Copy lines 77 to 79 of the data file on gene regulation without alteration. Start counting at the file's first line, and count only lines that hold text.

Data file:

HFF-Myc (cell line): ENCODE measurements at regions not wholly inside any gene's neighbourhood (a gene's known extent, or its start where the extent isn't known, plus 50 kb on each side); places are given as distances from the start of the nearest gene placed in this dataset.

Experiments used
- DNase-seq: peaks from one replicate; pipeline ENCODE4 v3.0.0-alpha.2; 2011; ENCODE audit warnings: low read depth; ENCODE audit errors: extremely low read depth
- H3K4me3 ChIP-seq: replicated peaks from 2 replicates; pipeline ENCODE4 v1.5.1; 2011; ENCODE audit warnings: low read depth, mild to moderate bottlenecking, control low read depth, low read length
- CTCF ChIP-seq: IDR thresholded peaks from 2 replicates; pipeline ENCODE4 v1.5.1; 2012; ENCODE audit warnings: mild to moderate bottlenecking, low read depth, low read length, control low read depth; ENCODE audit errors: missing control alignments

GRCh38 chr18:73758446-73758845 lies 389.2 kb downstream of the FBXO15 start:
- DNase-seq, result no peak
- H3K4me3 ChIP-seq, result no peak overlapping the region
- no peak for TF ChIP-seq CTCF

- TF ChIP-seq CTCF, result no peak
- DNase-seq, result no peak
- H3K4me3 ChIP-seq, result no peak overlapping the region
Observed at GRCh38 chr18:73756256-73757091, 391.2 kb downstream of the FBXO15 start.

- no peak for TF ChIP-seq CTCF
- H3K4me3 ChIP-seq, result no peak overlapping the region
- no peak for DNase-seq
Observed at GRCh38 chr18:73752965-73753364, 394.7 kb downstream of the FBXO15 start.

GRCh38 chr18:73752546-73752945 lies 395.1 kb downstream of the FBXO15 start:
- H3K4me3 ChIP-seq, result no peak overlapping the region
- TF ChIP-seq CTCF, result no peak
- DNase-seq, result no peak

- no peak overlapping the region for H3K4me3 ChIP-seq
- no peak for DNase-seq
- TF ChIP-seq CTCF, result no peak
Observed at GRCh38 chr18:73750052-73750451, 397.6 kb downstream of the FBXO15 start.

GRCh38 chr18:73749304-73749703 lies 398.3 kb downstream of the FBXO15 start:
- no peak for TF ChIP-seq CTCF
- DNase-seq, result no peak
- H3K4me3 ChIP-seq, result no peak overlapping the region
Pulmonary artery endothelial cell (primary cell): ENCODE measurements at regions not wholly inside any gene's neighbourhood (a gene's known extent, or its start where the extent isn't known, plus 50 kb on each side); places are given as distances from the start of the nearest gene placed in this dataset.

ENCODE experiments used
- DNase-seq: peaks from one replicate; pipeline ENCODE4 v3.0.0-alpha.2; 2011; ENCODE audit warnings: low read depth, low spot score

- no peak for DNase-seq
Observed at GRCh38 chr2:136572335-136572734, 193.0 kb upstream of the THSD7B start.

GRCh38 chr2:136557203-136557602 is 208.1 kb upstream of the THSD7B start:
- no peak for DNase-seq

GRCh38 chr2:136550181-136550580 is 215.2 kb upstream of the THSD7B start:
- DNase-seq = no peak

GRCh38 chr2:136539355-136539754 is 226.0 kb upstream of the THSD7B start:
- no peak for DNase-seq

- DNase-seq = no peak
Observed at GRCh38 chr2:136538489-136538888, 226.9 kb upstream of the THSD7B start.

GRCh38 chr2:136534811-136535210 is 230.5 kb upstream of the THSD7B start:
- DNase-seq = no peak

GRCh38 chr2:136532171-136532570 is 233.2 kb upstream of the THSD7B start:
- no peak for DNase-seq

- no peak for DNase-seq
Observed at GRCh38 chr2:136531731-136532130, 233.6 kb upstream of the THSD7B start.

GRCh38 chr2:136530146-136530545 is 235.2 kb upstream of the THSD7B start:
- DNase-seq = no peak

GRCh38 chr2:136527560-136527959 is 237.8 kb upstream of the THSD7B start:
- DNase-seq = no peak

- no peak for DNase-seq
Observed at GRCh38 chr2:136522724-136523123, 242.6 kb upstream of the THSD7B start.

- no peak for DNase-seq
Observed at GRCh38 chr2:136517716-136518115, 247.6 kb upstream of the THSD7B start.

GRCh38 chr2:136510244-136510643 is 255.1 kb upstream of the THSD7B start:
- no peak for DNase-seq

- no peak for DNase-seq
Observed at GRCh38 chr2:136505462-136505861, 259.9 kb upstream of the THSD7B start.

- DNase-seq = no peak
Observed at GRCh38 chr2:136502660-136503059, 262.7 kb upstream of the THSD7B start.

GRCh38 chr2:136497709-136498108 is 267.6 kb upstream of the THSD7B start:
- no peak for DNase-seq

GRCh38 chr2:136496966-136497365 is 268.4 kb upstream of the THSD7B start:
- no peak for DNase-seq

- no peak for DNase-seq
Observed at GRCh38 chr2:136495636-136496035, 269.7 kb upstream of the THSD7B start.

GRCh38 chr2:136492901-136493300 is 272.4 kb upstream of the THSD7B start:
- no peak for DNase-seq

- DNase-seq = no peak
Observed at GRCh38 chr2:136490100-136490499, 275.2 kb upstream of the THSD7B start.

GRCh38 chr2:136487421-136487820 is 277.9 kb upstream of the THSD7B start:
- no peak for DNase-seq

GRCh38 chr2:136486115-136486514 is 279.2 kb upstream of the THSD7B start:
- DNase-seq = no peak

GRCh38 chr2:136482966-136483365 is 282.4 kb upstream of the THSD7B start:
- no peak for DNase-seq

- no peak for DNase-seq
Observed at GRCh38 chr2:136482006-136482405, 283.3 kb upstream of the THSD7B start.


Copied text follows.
GRCh38 chr2:136482966-136483365 is 282.4 kb upstream of the THSD7B start:
- no peak for DNase-seq

- no peak for DNase-seq